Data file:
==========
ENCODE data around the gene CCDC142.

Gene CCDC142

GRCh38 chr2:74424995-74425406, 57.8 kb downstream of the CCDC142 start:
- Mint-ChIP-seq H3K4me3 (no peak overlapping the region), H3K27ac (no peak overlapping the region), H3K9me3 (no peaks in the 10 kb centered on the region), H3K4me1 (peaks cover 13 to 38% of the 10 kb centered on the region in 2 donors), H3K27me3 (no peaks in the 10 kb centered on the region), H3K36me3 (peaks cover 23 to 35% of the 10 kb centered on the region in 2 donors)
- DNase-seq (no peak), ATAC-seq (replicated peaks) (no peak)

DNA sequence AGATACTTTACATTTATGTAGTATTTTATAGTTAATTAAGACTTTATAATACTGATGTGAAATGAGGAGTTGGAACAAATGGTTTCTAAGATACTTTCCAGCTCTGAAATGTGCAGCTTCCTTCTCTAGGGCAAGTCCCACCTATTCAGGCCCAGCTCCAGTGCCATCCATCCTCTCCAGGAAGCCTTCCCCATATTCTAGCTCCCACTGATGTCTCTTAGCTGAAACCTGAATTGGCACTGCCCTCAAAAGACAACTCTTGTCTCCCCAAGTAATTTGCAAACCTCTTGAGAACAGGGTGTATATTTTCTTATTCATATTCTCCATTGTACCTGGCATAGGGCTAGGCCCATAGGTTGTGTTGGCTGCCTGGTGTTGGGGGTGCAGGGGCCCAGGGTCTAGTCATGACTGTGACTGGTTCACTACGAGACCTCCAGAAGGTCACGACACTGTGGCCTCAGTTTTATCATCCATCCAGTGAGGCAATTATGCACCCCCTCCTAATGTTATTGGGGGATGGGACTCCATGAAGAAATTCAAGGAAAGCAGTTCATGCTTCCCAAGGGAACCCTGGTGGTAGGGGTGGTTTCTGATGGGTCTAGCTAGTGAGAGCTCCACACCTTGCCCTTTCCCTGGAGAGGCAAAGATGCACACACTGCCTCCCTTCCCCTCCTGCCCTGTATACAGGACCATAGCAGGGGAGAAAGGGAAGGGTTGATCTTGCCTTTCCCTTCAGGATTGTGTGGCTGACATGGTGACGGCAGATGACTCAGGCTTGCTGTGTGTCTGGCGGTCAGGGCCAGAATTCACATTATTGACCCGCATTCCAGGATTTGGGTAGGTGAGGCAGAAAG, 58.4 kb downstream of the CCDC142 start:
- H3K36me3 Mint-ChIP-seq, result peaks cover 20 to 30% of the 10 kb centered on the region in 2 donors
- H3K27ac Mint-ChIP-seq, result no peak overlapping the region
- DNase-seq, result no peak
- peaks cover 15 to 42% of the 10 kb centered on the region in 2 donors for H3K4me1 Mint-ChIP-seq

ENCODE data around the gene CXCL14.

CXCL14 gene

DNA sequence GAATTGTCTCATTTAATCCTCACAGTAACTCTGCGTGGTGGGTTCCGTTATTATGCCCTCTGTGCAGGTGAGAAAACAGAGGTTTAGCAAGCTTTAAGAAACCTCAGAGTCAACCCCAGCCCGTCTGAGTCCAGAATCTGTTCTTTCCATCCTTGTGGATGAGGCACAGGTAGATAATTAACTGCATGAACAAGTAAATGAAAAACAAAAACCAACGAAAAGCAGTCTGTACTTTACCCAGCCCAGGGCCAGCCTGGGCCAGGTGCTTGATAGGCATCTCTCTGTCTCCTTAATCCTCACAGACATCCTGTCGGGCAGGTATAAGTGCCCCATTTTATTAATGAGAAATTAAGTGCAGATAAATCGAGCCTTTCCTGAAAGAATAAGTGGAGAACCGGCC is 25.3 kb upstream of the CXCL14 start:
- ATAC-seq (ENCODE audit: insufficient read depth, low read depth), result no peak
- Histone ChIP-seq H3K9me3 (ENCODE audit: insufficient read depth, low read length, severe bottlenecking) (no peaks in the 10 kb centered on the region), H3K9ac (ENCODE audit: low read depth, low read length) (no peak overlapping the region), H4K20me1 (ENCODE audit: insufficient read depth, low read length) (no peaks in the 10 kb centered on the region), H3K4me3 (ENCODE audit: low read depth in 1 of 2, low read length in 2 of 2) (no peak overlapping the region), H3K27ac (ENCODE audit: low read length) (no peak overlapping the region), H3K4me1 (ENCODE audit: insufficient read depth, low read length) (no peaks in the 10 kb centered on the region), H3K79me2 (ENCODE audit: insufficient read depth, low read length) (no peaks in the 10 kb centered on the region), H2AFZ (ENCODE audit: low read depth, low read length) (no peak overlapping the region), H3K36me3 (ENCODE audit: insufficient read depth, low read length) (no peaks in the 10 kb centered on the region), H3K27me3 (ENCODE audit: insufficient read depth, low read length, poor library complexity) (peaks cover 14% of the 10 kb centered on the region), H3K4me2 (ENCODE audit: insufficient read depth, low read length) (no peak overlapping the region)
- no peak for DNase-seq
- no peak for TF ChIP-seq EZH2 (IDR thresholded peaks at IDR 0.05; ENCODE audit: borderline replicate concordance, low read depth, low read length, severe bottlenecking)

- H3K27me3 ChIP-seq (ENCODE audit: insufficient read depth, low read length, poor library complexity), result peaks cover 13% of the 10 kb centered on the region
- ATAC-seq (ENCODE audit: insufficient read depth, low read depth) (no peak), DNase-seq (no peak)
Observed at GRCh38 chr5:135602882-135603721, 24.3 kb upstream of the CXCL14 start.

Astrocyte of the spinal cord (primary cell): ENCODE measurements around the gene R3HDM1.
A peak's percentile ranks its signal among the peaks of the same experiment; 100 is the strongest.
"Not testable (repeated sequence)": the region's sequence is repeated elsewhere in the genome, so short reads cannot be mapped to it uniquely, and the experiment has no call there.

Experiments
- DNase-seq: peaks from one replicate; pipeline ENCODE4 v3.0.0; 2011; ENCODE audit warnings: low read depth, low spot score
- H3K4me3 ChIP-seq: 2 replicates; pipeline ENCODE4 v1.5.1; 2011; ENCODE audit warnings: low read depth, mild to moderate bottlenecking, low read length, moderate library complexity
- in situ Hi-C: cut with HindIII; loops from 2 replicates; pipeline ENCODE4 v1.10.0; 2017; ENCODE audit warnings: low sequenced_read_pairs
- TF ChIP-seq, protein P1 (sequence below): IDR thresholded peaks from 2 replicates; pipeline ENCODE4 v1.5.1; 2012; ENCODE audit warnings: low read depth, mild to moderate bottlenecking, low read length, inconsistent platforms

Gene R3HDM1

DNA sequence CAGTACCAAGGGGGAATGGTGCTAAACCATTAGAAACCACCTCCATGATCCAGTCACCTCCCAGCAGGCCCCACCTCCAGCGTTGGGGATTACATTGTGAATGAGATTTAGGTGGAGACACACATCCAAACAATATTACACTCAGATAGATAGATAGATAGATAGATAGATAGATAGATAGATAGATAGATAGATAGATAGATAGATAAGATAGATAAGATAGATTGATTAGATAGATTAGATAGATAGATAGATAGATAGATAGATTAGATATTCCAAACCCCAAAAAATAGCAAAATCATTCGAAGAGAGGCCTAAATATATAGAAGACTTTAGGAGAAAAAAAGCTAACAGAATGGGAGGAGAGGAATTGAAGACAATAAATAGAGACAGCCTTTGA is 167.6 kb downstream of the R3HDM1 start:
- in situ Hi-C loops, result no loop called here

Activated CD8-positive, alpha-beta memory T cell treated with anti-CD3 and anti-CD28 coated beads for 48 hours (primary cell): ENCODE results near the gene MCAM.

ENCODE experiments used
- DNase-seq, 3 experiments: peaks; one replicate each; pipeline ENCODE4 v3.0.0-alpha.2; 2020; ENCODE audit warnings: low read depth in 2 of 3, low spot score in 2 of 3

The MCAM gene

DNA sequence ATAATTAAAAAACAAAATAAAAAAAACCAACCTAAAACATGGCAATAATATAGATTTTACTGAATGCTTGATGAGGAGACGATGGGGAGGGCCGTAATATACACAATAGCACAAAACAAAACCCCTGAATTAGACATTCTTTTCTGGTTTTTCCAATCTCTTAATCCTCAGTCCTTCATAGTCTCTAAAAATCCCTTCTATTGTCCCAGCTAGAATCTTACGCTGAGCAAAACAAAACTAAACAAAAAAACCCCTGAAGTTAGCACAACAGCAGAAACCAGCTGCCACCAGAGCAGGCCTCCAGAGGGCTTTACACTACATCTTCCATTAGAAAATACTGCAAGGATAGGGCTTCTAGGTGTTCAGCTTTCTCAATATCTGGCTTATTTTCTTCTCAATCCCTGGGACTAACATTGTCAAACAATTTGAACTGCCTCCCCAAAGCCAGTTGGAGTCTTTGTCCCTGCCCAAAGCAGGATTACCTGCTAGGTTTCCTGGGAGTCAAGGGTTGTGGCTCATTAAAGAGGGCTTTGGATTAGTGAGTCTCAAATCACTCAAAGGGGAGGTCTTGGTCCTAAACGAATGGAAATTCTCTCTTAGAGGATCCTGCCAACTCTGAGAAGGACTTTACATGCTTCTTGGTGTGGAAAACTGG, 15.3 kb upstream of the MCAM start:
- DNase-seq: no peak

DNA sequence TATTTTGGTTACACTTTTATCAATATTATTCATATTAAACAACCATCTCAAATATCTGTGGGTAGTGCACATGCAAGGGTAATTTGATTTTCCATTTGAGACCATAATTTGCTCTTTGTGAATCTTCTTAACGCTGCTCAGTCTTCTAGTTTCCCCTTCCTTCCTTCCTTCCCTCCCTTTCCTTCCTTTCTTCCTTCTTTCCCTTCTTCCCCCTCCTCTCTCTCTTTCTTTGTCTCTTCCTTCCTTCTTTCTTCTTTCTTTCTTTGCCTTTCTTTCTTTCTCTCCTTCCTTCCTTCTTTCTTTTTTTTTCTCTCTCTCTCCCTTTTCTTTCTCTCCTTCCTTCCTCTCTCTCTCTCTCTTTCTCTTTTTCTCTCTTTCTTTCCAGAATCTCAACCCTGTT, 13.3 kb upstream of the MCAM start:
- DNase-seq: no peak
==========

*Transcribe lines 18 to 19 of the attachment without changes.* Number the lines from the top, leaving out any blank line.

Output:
- H3K27me3 ChIP-seq (ENCODE audit: insufficient read depth, low read length, poor library complexity), result peaks cover 13% of the 10 kb centered on the region
- ATAC-seq (ENCODE audit: insufficient read depth, low read depth) (no peak), DNase-seq (no peak)